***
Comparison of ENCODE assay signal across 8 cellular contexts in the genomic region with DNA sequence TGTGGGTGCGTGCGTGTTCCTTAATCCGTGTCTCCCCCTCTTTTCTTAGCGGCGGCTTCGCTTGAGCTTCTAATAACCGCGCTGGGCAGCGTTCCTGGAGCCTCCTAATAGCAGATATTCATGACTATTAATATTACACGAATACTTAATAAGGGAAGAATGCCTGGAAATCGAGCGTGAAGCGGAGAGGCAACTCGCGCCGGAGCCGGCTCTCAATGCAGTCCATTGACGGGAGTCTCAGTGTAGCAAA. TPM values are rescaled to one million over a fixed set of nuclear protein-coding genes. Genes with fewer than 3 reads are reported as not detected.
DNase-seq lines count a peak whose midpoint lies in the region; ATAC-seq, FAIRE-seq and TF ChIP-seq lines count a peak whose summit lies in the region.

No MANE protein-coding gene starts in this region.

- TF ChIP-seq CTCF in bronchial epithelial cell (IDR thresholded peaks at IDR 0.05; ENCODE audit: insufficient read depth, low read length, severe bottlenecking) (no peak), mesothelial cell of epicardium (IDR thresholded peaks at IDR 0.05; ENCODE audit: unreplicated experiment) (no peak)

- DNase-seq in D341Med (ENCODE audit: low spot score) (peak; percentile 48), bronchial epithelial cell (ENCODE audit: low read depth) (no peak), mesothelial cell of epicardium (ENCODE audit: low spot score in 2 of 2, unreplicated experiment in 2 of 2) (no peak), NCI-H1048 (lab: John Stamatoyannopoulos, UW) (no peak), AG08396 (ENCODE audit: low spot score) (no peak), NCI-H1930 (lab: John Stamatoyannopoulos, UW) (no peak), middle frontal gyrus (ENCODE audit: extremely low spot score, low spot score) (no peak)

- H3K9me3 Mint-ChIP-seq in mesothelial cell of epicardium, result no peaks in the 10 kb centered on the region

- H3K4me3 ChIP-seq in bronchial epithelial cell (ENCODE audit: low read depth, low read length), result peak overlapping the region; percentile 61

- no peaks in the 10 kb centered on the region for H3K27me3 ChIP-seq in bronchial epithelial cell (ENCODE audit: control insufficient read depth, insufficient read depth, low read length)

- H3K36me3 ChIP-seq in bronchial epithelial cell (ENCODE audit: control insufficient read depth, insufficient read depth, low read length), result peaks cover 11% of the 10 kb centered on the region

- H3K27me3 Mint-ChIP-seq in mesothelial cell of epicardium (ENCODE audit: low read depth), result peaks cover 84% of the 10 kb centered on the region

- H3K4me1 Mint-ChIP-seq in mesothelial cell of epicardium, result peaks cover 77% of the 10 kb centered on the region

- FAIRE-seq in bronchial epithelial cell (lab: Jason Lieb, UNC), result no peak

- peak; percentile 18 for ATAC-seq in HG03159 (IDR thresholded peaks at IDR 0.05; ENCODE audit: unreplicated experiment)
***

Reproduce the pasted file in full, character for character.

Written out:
Comparison of ENCODE assay signal across 8 cellular contexts in the genomic region with DNA sequence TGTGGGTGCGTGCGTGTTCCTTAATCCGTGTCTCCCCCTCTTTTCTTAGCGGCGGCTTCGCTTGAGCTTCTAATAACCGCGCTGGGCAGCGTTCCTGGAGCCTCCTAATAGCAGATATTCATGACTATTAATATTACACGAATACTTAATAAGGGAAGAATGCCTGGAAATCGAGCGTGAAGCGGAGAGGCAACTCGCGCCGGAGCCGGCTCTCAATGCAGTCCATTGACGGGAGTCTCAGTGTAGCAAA. TPM values are rescaled to one million over a fixed set of nuclear protein-coding genes. Genes with fewer than 3 reads are reported as not detected.
DNase-seq lines count a peak whose midpoint lies in the region; ATAC-seq, FAIRE-seq and TF ChIP-seq lines count a peak whose summit lies in the region.

No MANE protein-coding gene starts in this region.

- TF ChIP-seq CTCF in bronchial epithelial cell (IDR thresholded peaks at IDR 0.05; ENCODE audit: insufficient read depth, low read length, severe bottlenecking) (no peak), mesothelial cell of epicardium (IDR thresholded peaks at IDR 0.05; ENCODE audit: unreplicated experiment) (no peak)

- DNase-seq in D341Med (ENCODE audit: low spot score) (peak; percentile 48), bronchial epithelial cell (ENCODE audit: low read depth) (no peak), mesothelial cell of epicardium (ENCODE audit: low spot score in 2 of 2, unreplicated experiment in 2 of 2) (no peak), NCI-H1048 (lab: John Stamatoyannopoulos, UW) (no peak), AG08396 (ENCODE audit: low spot score) (no peak), NCI-H1930 (lab: John Stamatoyannopoulos, UW) (no peak), middle frontal gyrus (ENCODE audit: extremely low spot score, low spot score) (no peak)

- H3K9me3 Mint-ChIP-seq in mesothelial cell of epicardium, result no peaks in the 10 kb centered on the region

- H3K4me3 ChIP-seq in bronchial epithelial cell (ENCODE audit: low read depth, low read length), result peak overlapping the region; percentile 61

- no peaks in the 10 kb centered on the region for H3K27me3 ChIP-seq in bronchial epithelial cell (ENCODE audit: control insufficient read depth, insufficient read depth, low read length)

- H3K36me3 ChIP-seq in bronchial epithelial cell (ENCODE audit: control insufficient read depth, insufficient read depth, low read length), result peaks cover 11% of the 10 kb centered on the region

- H3K27me3 Mint-ChIP-seq in mesothelial cell of epicardium (ENCODE audit: low read depth), result peaks cover 84% of the 10 kb centered on the region

- H3K4me1 Mint-ChIP-seq in mesothelial cell of epicardium, result peaks cover 77% of the 10 kb centered on the region

- FAIRE-seq in bronchial epithelial cell (lab: Jason Lieb, UNC), result no peak

- peak; percentile 18 for ATAC-seq in HG03159 (IDR thresholded peaks at IDR 0.05; ENCODE audit: unreplicated experiment)